Zydus Cadila bottling flop sparks another Indian recall

Zydus Cadila R&D building in India--Courtesy of Zydus Cadila

Wockhardt, Ranbaxy, Dr. Reddy's--these are just three of the 7 on the FDA's laundry list of Indian companies under scrutiny for poor quality control. And now India's Zydus Cadila has recalled 10,200 bottles of its allergy drug promethazine hydrochloride after a high blood pressure medication was discovered in one of them, the FDA said today.

The company's U.S. unit issued a voluntary recall on May 8, a Zydus spokeswoman confirmed with Reuters. The FDA has classified the recall as Class II, meaning that while the presence of atenolol--the high blood pressure medication--is not too severe, it may cause temporary or medically reversible adverse health consequences.

The Zydus recall is emblematic of a larger regulatory issue as some Indian manufacturers continue to lapse in quality control. Drug products from Wockhardt plants in India have been banned by the FDA and restricted by the U.K. and EU. The FDA has also slapped import alerts on plants belonging to Ranbaxy Laboratories, India's largest generics maker, and Sun Pharmaceuticals. After suffering years of quality control problems at Ranbaxy, its majority owner--Daiichi Sankyo--decided to sell of the company to Sun Pharma.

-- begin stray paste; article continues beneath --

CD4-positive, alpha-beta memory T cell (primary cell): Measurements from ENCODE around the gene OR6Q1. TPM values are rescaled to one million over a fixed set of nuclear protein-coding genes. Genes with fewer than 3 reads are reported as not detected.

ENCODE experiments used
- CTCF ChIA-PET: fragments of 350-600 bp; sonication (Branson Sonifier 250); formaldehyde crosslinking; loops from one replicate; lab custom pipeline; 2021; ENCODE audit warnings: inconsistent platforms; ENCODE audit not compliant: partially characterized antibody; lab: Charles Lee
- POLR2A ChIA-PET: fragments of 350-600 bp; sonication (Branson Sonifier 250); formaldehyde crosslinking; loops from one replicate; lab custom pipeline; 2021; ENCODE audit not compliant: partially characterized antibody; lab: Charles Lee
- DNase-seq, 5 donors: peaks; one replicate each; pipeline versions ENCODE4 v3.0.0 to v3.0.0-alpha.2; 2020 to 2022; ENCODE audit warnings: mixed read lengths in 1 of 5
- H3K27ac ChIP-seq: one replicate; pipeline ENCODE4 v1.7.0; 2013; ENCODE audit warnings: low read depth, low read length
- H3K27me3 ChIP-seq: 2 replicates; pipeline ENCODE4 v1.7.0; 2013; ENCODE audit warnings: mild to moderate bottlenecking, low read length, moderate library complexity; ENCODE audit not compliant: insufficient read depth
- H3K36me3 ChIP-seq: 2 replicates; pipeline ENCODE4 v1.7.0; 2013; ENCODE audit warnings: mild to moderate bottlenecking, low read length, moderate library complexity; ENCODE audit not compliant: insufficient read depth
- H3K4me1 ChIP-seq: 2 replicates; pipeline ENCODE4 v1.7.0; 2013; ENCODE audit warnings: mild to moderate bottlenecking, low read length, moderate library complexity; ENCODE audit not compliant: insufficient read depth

FDA commissioner Margaret Hamburg urged the country to clean up shop during a visit in February, sparking some soul-searching among the Indian pharma industry. Last week, India's Drugs Controller General G.N. Singh made a promise to invest half a billion dollars over three years in making regulatory improvements.

Bottling mixups, however, are anything but localized to Indian manufacturers. In January 2012, the FDA issued an advisory when high-powered opioids from Endo Pharmaceuticals ($ENDP) found their way into packages of recalled Novartis ($NVS) meds. Just the next month, Pfizer ($PFE) recalled a million packets of its birth control after a packaging mishap that left the active and inactive pills out of order.

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